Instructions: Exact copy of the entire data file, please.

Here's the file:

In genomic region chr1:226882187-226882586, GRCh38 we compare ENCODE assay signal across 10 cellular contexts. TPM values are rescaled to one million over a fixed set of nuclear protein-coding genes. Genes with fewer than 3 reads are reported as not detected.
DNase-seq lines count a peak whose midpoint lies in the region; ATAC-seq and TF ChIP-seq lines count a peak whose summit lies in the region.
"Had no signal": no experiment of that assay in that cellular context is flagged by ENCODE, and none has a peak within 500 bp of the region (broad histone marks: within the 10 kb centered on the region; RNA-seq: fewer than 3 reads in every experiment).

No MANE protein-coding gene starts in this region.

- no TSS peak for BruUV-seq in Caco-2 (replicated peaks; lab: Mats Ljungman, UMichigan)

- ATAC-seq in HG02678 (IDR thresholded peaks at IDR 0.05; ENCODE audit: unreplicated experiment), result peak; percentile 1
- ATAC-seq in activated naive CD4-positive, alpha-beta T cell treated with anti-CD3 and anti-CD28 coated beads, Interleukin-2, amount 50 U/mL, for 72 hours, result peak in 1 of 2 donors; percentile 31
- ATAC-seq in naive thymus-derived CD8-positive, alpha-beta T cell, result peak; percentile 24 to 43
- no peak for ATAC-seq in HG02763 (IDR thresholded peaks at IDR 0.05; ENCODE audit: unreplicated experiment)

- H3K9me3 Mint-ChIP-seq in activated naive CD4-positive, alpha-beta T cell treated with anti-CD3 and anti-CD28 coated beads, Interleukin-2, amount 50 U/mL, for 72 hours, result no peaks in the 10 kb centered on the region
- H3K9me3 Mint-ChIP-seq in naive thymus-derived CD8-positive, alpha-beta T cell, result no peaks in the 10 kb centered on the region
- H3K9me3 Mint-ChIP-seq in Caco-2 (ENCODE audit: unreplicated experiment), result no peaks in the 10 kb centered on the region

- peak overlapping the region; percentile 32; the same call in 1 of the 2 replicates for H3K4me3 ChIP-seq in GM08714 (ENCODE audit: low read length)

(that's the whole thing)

In genomic region chr1:226882187-226882586, GRCh38 we compare ENCODE assay signal across 10 cellular contexts. TPM values are rescaled to one million over a fixed set of nuclear protein-coding genes. Genes with fewer than 3 reads are reported as not detected.
DNase-seq lines count a peak whose midpoint lies in the region; ATAC-seq and TF ChIP-seq lines count a peak whose summit lies in the region.
"Had no signal": no experiment of that assay in that cellular context is flagged by ENCODE, and none has a peak within 500 bp of the region (broad histone marks: within the 10 kb centered on the region; RNA-seq: fewer than 3 reads in every experiment).

No MANE protein-coding gene starts in this region.

- no TSS peak for BruUV-seq in Caco-2 (replicated peaks; lab: Mats Ljungman, UMichigan)

- ATAC-seq in HG02678 (IDR thresholded peaks at IDR 0.05; ENCODE audit: unreplicated experiment), result peak; percentile 1
- ATAC-seq in activated naive CD4-positive, alpha-beta T cell treated with anti-CD3 and anti-CD28 coated beads, Interleukin-2, amount 50 U/mL, for 72 hours, result peak in 1 of 2 donors; percentile 31
- ATAC-seq in naive thymus-derived CD8-positive, alpha-beta T cell, result peak; percentile 24 to 43
- no peak for ATAC-seq in HG02763 (IDR thresholded peaks at IDR 0.05; ENCODE audit: unreplicated experiment)

- H3K9me3 Mint-ChIP-seq in activated naive CD4-positive, alpha-beta T cell treated with anti-CD3 and anti-CD28 coated beads, Interleukin-2, amount 50 U/mL, for 72 hours, result no peaks in the 10 kb centered on the region
- H3K9me3 Mint-ChIP-seq in naive thymus-derived CD8-positive, alpha-beta T cell, result no peaks in the 10 kb centered on the region
- H3K9me3 Mint-ChIP-seq in Caco-2 (ENCODE audit: unreplicated experiment), result no peaks in the 10 kb centered on the region

- peak overlapping the region; percentile 32; the same call in 1 of the 2 replicates for H3K4me3 ChIP-seq in GM08714 (ENCODE audit: low read length)